The highlight had to be the resurrections of Keith Moon clowning his way through Bell Boy and John Entwistle, The Ox, Thunderfingers himself soloing at his power driven peak through 5:15. As Pete brought the Quadrophenia section to an end with a superb rendition of Love Reign O’er Me I took stock – had I just witnessed the greatest rock band on the planet absolutely nail their most technically challenging Magnus opus? There were no doubts in my mind and looking around the arena none on anyone else’s either.
The flow through Who Are You, You Better You Bet, Pinball Wizard led to a phenomenal rendition of Baba O’Reilly (streamed live to Alison Coleman via phone!) and a closing crescendo of Wont Get Fooled Again brought the proceedings a close as far as the band were concerned. That left the stage to Roger and Pete to see us out with an emotional rendition of the acoustic Tea and Theatre. Two old men proud and defiant, reminiscing over their pasts.
Without doubt the greatest concert I have been to. The good news is I get to do it all again in Liverpool next Sunday. Will it live up to the hype…?
by Tony Jackson
Wow! what a night, I was transported back to my Mod days in the 1960s. The use of visual reference made it a complete sensory experience. I loved the way the narrative took the audience from the 1950s to present day.
It was a high octane show with energy level that were more like those of twenty year olds. The Who remain the best Rock band in the world.with musicianship that has reached genius level. I first heard them in the 1960s, in Manchester’s Oasis club, at the tender age of 18. I thought they were brilliant then but now they have grown to become exceptional. Appropriate homage and respectful reference to Moon and Entwistle got an emotional response from the intergenerational audience.
I left wishing I could jump on my Li 150 and go to the Twisted Wheel -Anywhere, Anyhow Anyway
by Anthony Green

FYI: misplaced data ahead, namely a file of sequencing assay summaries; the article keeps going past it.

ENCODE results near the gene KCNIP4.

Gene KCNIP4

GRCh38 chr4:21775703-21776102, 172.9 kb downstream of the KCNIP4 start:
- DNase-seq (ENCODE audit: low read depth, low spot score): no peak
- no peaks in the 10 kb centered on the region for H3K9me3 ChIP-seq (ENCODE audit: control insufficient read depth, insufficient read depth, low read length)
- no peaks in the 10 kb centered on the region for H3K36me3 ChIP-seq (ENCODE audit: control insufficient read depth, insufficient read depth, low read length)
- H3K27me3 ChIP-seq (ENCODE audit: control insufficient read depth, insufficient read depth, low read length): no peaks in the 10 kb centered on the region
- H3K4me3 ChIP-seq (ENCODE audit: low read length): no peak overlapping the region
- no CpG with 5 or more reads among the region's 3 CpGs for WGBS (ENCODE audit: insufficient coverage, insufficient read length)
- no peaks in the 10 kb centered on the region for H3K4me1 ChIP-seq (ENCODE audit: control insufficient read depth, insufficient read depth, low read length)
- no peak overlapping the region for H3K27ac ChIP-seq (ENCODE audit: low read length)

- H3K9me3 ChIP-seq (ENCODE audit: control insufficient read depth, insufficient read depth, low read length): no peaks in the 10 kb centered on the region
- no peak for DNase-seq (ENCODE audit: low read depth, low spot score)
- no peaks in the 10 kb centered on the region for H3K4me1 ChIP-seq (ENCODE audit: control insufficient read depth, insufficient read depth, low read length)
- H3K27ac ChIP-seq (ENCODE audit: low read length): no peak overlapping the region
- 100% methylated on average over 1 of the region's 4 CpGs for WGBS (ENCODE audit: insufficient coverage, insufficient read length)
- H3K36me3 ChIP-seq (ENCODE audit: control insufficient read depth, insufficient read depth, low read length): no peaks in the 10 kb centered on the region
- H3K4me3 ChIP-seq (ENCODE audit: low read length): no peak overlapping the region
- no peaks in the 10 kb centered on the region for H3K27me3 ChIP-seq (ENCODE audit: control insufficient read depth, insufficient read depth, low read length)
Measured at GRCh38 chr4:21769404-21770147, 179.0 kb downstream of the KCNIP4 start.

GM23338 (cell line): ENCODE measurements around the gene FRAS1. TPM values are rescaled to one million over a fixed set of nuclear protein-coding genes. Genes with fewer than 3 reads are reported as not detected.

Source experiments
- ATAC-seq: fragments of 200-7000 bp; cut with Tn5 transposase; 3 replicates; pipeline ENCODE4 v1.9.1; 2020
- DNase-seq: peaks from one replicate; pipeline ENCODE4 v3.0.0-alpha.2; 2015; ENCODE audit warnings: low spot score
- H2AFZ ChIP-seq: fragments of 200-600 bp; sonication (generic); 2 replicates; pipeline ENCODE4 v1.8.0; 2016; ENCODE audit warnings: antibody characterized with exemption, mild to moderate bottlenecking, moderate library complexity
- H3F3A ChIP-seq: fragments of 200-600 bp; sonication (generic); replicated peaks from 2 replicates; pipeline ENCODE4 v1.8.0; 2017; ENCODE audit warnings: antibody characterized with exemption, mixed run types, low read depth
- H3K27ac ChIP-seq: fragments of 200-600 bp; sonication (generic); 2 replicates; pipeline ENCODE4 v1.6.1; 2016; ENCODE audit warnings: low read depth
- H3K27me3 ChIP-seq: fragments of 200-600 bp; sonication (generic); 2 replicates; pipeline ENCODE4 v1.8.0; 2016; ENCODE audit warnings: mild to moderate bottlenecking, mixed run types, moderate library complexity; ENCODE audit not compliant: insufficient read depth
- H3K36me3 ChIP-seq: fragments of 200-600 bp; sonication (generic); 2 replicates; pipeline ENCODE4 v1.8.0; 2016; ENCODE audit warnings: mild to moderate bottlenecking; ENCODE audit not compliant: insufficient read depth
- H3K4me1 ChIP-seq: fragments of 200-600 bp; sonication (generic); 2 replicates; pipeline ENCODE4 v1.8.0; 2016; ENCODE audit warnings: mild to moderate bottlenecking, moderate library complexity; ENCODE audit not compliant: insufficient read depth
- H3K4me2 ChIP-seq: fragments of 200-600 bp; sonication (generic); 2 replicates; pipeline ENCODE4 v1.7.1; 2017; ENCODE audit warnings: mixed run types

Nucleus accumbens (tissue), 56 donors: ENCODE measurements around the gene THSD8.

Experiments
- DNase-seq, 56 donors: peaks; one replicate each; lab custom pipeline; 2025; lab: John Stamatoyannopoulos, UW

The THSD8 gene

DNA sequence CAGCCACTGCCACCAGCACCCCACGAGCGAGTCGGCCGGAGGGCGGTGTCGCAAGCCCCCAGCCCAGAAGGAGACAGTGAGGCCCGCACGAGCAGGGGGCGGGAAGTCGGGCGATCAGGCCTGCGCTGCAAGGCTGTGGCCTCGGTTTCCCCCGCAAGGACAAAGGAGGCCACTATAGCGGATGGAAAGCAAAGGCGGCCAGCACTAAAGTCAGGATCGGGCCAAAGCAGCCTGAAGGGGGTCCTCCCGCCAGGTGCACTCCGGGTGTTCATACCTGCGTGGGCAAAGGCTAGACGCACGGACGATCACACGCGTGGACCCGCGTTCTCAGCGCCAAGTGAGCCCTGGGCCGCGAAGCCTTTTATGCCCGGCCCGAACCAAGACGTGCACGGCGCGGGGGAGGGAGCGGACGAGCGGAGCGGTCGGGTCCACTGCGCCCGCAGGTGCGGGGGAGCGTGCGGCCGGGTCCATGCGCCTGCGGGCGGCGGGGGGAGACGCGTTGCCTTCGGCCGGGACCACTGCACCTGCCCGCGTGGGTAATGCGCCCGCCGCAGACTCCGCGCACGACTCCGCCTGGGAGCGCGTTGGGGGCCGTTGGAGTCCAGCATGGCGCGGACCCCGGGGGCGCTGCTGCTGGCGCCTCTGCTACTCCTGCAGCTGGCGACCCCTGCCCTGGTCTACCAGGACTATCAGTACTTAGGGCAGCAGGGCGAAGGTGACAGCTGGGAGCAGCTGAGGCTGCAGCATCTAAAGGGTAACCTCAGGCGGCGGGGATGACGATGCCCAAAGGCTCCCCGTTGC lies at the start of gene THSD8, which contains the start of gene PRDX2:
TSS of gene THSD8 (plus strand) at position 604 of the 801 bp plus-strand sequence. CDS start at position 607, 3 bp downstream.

When the music gives you goosebumps you know you are feeling real music that’s what this show in Manchester did to me.
Me and my girlfriend travelled from Wolverhampton as I am gigging in a band on Friday night the night of The Birmingham show. So we paid stupid money for front row seats from a tout site. So no superstar treatment or nice lithograph just front row seats just under Roger. We have never paid this expensive for a gig before and probably won’t ever again. Roger did throw me a bottle of water which now to most people will just be a plastic bottle, to me it’s something I will always keep.
So was it worth it ? Oh you bet it was worth every penny going through every emotion possible now that’s real music. Fantastic show. I have seen The Who around 5 times over the years including Quadrophinia in Hyde Park. Also Roger doing Tommy. This one was special though with great tributes to Keith and John too. I don’t normally write reviews as you can probably tell, but I can’t stop going on about this gig truly fantastic.
Beg, borrow or steal sell the dog, sell the cat, sell your soul, but do not miss this show its simply stunning. If i had anything left to sell I would travel to Liverpool Sunday but unfortunately I am not a millionaire or any where close. Quadrophonia a way of life for many of us.
MMMM took my own advice and today I have purchased 2 tickets for Liverpool on Sunday night. Block a row B close up again. No lithographs or superstar treatment just tickets once more I’m already excited about this gig. Totally skint now but it’s going to be worth it I just know it is……..
by Andrew Prince
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by Steve Page
Flying Guitars and Parka clad shingle!
A quick and sometimes stuttering performance of Quad full of passion and power, far beyond what anyone could expect from men of Roger’s and Pete’s age. Followed by a sometimes chaotic & more section blessed with the finest live version of “Tea & Theatre” I’ve ever heard.
I won’t attempt an in depth analysis but keep it simple – bloody marvellous! Many memorable moments including a great performance by the crowd of the “Teenage Wasteland” vocal piece as Pete was, how shall we say, “away from the microphone”!
If I wasn’t hallucinating, I’m sure I saw the shingle on the beach wearing parkas, if correctly viewed: a very funny and an almost hidden touch.